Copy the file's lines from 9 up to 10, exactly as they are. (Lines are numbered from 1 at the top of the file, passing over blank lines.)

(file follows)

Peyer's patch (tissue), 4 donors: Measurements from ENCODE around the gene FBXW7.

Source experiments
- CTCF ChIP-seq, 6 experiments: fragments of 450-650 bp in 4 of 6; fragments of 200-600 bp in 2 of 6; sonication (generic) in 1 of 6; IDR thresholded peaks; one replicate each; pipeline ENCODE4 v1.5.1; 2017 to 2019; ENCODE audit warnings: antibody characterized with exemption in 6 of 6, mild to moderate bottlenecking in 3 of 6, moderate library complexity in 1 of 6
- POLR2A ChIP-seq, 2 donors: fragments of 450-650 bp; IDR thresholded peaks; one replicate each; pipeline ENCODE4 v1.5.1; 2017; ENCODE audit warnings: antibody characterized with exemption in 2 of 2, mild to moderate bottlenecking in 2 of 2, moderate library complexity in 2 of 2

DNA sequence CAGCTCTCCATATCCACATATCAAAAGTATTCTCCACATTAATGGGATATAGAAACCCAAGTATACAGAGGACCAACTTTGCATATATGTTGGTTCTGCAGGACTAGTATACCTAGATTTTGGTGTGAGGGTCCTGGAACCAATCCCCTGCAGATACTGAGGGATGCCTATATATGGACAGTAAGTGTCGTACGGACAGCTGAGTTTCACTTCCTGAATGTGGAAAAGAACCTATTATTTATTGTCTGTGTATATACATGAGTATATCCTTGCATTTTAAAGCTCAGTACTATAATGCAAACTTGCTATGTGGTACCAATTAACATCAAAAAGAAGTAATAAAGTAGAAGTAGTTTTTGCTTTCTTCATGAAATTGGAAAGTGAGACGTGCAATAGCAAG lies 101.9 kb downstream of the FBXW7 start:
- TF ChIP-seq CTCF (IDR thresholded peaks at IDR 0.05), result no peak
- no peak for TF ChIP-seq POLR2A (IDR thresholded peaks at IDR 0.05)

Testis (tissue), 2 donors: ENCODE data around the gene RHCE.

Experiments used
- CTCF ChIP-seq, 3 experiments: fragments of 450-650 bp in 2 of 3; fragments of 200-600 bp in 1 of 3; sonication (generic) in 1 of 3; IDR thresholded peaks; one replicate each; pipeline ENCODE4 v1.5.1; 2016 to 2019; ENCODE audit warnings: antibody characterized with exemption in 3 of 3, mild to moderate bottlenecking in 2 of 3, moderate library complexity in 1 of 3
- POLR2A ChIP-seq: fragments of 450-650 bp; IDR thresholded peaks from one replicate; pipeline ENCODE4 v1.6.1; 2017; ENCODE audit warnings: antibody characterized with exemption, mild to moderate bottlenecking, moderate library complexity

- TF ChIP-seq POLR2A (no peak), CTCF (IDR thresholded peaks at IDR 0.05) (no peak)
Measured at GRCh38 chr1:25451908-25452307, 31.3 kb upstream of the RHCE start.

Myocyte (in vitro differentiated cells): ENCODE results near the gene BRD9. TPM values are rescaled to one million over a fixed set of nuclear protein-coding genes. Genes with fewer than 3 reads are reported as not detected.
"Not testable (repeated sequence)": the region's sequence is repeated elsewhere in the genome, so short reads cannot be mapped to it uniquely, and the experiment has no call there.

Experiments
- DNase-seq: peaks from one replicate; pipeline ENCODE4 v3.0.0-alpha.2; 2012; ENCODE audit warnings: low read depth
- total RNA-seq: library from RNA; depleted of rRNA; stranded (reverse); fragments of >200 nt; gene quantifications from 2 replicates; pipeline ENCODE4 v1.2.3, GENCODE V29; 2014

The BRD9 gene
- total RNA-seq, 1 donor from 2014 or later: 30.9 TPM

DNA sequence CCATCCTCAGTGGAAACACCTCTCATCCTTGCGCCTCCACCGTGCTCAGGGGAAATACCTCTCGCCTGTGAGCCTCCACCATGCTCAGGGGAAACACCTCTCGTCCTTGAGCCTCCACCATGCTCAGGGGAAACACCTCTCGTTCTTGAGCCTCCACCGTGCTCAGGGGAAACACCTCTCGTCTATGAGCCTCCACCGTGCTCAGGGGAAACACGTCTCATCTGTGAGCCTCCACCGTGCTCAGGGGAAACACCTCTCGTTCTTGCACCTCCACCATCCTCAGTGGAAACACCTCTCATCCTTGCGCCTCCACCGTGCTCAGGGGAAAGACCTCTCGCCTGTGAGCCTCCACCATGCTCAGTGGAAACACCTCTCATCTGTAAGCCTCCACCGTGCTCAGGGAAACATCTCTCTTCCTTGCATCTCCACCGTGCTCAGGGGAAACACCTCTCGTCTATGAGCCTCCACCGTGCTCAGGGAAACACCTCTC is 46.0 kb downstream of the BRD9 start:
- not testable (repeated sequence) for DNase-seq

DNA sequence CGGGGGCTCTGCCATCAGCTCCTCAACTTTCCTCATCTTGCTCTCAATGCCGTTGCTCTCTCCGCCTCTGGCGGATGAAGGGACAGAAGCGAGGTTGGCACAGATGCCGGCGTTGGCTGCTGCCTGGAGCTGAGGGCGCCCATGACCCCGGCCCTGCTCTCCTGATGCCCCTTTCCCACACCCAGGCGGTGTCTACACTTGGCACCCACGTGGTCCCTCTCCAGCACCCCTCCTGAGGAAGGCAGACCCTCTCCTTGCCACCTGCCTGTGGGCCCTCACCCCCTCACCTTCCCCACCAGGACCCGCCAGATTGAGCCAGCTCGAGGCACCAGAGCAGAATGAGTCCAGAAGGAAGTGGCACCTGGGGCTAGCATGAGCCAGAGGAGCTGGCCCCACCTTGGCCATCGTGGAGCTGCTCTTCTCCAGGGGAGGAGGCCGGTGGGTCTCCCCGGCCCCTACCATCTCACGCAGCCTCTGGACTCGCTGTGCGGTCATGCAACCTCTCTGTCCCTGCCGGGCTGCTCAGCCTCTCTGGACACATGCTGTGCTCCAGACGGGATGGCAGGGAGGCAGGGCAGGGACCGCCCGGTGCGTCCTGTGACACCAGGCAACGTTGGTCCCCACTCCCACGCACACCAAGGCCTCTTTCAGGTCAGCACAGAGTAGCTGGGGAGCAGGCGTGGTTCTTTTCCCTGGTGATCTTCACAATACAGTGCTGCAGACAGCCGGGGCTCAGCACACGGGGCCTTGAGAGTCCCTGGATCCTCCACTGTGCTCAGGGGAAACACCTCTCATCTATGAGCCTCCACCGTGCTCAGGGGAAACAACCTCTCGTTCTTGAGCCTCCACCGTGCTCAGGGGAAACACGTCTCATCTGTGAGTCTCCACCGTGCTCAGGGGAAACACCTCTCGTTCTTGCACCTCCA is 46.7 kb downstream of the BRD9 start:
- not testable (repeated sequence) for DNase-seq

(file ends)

Experiments used
- CTCF ChIP-seq, 3 experiments: fragments of 450-650 bp in 2 of 3; fragments of 200-600 bp in 1 of 3; sonication (generic) in 1 of 3; IDR thresholded peaks; one replicate each; pipeline ENCODE4 v1.5.1; 2016 to 2019; ENCODE audit warnings: antibody characterized with exemption in 3 of 3, mild to moderate bottlenecking in 2 of 3, moderate library complexity in 1 of 3